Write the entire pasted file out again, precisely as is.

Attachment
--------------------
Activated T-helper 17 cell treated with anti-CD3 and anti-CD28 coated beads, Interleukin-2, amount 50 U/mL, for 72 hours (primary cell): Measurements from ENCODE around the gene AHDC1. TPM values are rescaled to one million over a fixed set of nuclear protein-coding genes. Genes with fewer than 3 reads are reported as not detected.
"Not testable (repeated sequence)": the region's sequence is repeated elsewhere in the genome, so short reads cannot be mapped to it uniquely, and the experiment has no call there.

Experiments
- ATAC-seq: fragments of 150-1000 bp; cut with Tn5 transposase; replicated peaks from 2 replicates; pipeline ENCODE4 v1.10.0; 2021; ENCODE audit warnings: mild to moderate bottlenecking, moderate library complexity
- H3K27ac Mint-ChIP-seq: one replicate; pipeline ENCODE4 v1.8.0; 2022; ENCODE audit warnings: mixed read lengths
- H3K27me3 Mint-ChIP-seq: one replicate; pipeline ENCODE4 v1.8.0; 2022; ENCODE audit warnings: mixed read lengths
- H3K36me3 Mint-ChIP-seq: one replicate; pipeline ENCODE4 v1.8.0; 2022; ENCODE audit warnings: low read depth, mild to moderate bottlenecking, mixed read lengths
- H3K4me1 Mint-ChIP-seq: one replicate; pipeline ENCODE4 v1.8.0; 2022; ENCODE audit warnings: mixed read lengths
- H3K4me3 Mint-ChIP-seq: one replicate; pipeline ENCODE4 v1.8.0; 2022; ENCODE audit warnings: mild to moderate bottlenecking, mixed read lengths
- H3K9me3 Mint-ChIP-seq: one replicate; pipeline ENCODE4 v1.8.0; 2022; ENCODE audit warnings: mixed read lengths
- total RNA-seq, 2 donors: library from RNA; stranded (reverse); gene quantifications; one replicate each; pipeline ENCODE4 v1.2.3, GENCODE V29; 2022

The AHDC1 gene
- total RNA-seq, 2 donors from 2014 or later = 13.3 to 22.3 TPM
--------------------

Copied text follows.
Activated T-helper 17 cell treated with anti-CD3 and anti-CD28 coated beads, Interleukin-2, amount 50 U/mL, for 72 hours (primary cell): Measurements from ENCODE around the gene AHDC1. TPM values are rescaled to one million over a fixed set of nuclear protein-coding genes. Genes with fewer than 3 reads are reported as not detected.
"Not testable (repeated sequence)": the region's sequence is repeated elsewhere in the genome, so short reads cannot be mapped to it uniquely, and the experiment has no call there.

Experiments
- ATAC-seq: fragments of 150-1000 bp; cut with Tn5 transposase; replicated peaks from 2 replicates; pipeline ENCODE4 v1.10.0; 2021; ENCODE audit warnings: mild to moderate bottlenecking, moderate library complexity
- H3K27ac Mint-ChIP-seq: one replicate; pipeline ENCODE4 v1.8.0; 2022; ENCODE audit warnings: mixed read lengths
- H3K27me3 Mint-ChIP-seq: one replicate; pipeline ENCODE4 v1.8.0; 2022; ENCODE audit warnings: mixed read lengths
- H3K36me3 Mint-ChIP-seq: one replicate; pipeline ENCODE4 v1.8.0; 2022; ENCODE audit warnings: low read depth, mild to moderate bottlenecking, mixed read lengths
- H3K4me1 Mint-ChIP-seq: one replicate; pipeline ENCODE4 v1.8.0; 2022; ENCODE audit warnings: mixed read lengths
- H3K4me3 Mint-ChIP-seq: one replicate; pipeline ENCODE4 v1.8.0; 2022; ENCODE audit warnings: mild to moderate bottlenecking, mixed read lengths
- H3K9me3 Mint-ChIP-seq: one replicate; pipeline ENCODE4 v1.8.0; 2022; ENCODE audit warnings: mixed read lengths
- total RNA-seq, 2 donors: library from RNA; stranded (reverse); gene quantifications; one replicate each; pipeline ENCODE4 v1.2.3, GENCODE V29; 2022

The AHDC1 gene
- total RNA-seq, 2 donors from 2014 or later = 13.3 to 22.3 TPM